Mary Parkinson was well-educated, well-groomed, attractive and well-connected — in other words, a woman who had been dealt a hand of cards that can make life both worthwhile and rewarding.
However, appearances can be deceptive. The gifts that fate had bestowed could not soothe the turmoil that raged inside the mind of the late Lord Parkinson’s daughter. It was a burden she, at times, found hard to carry as she battled years of drug addiction during which she once admitted with lacerating candour: ‘I so very much wanted to please my father.’
The ebbs and flows of her tortured life led her down dark alleyways and finally to her premature death. Earlier this week, the 57-year-old spinster, beanpole thin and frail after succumbing to anorexia — the eating disorder that first gripped her as a teenager — was found dead at her £900,000 home in Battersea, south-west London.
Mary Parkinson was found dead at her £900,000 home in Battersea, south-west London earlier this week
Parkinson was well-educated, well-groomed, attractive and well connected. She is pictured with her parents Cecil and Ann
Friends say her death was being treated as a case of suicide. They were also saying that the tragedy could be directly linked to the death almost two years ago of the father she worshipped.
Cecil Parkinson had been one of the towering figures of Margaret Thatcher’s government, a man whom many thought might become her successor as prime minister but for the revelation that he had fathered a daughter with his secretary in 1983. It wrecked his political career.
Mary, the eldest of his three daughters by Ann, the wife who stood by him over his affair with Sara Keays, was the only one to break the family’s long silence over the scandal. She praised her father’s former mistress for the way she had struggled to bring up her disabled daughter, Flora.
With that same candour she had demonstrated years earlier, Mary — who never met her half-sister — said Miss Keays ‘had done a brilliant job’.
As for her own relationship with the father she adored, it is worth going back to the day Mary was fined for possession of drugs in 1987. Standing on the steps of the court, she said of her father: ‘He used to get really angry with me because he had never known failure in his life. The pressure on me was too much, and I just cracked.’
Mary, the eldest of his three daughters by Ann, the wife who stood by him over his affair with Sara Keays (above with her daughter Flora)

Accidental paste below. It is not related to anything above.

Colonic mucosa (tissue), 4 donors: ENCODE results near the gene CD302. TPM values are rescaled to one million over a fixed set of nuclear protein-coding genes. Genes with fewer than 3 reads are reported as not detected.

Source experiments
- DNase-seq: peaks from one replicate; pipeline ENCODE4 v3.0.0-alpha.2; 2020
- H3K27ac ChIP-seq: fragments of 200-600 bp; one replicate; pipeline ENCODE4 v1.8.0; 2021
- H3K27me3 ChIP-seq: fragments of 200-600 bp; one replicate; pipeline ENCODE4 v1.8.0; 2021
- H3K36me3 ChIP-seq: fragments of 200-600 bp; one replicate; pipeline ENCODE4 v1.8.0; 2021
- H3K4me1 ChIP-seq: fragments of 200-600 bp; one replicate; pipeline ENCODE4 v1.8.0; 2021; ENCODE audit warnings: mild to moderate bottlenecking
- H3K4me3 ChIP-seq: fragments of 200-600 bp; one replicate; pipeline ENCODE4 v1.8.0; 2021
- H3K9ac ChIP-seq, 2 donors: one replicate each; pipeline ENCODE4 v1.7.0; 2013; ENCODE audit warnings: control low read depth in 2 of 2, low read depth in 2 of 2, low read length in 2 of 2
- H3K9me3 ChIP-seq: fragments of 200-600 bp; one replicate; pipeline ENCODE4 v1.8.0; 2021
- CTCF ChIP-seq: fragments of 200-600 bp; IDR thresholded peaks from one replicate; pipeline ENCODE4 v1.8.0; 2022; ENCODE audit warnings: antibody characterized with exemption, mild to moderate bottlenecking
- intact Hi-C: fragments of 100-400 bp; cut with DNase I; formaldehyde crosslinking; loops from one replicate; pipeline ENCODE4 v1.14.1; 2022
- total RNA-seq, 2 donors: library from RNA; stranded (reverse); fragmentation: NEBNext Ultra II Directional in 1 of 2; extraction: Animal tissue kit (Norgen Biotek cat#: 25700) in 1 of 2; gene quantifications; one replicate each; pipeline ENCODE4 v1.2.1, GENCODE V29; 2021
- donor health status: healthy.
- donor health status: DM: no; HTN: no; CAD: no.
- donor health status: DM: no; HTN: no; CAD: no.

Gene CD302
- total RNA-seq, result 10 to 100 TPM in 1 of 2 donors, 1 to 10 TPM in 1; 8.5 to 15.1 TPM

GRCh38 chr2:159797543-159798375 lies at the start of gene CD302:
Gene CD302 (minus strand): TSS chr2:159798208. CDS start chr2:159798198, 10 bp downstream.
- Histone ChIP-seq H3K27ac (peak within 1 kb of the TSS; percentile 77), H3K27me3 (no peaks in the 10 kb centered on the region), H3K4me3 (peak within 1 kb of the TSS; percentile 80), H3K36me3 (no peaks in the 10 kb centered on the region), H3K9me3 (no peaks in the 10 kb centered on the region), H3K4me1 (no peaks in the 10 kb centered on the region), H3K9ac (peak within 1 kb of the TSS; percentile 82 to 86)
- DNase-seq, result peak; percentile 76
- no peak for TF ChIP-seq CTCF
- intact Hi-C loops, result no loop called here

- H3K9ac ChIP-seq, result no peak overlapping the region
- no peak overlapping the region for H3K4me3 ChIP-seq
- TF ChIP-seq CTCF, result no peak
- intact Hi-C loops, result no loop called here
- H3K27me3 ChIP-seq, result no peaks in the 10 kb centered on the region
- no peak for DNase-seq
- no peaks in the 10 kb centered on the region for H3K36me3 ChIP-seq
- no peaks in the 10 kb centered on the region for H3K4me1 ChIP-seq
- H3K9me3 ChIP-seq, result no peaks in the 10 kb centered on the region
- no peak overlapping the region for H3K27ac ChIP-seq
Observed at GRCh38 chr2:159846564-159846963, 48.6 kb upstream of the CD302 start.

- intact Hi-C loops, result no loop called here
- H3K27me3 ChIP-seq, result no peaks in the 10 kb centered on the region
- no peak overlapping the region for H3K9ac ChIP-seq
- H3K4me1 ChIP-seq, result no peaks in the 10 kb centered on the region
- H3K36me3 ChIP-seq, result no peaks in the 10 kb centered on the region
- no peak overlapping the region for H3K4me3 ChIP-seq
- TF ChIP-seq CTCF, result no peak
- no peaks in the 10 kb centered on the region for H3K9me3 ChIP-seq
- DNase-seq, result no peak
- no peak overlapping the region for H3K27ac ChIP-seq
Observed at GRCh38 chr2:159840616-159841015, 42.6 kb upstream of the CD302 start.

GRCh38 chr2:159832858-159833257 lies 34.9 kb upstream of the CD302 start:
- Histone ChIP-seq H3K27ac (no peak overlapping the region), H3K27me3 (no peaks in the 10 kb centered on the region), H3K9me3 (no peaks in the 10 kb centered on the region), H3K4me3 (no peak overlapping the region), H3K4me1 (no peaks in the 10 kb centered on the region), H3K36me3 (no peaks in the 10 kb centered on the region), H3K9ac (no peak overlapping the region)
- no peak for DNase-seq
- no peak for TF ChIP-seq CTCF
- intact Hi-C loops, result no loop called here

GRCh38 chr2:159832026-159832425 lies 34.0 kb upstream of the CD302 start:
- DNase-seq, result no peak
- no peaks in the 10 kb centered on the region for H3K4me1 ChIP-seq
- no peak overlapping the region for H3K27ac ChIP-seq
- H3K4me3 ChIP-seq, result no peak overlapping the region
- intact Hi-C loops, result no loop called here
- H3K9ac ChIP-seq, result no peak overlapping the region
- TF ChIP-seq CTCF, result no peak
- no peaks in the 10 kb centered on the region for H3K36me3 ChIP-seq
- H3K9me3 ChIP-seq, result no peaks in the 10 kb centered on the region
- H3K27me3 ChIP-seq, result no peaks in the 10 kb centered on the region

Her problems began at an early age. She suffered from anorexia at 14, while studying for her O-levels. At university, she discovered drugs and alcohol and quickly became addicted
After losing 11 years to the black hole of drug addiction and a chaotic life in which she was admitted to 22 different clinics, Mary did turn her life around.
But locals in the terrace street where she had settled believe Cecil’s death at the age of 84 triggered a new round of pain from which she never recovered.
Neighbour Keith Edwards, 69, said Miss Parkinson had been admitted to hospital for psychiatric treatment twice in the past year. He said he believed her recent struggles had been sparked by the death of her father.
‘She stayed with her mother on and off for the past year,’ said Mr Edwards. ‘This was her fourth suicide attempt.
‘Her neighbours managed to save her last time after breaking in through her garden. She went into Queen Mary’s Hospital to receive psychiatric care just after Christmas last year. She was in hospital again in September. It followed the death of Cecil, and I think that’s what triggered it all.
Her mother helped her by setting up the charity, Action on Addiction, to give her something to do. But after the initial recovery, and a brief period working with the charity, she was back on drugs
‘On several occasions she broke into tears when I bumped into her. I lost my wife last year, so we were both in the same boat and we were both depressed.’
Another neighbour, who did not want to be named, said Miss Parkinson was rarely left on her own at home after her previous suicide attempt. She said: ‘It looked like people were keeping a close eye on her. She obviously couldn’t cope with being in the house on her own, so it seemed like someone was always with her.
‘When she came home, she was always with someone, but that’s the strange thing about Sunday night — she must have come back with no one there.’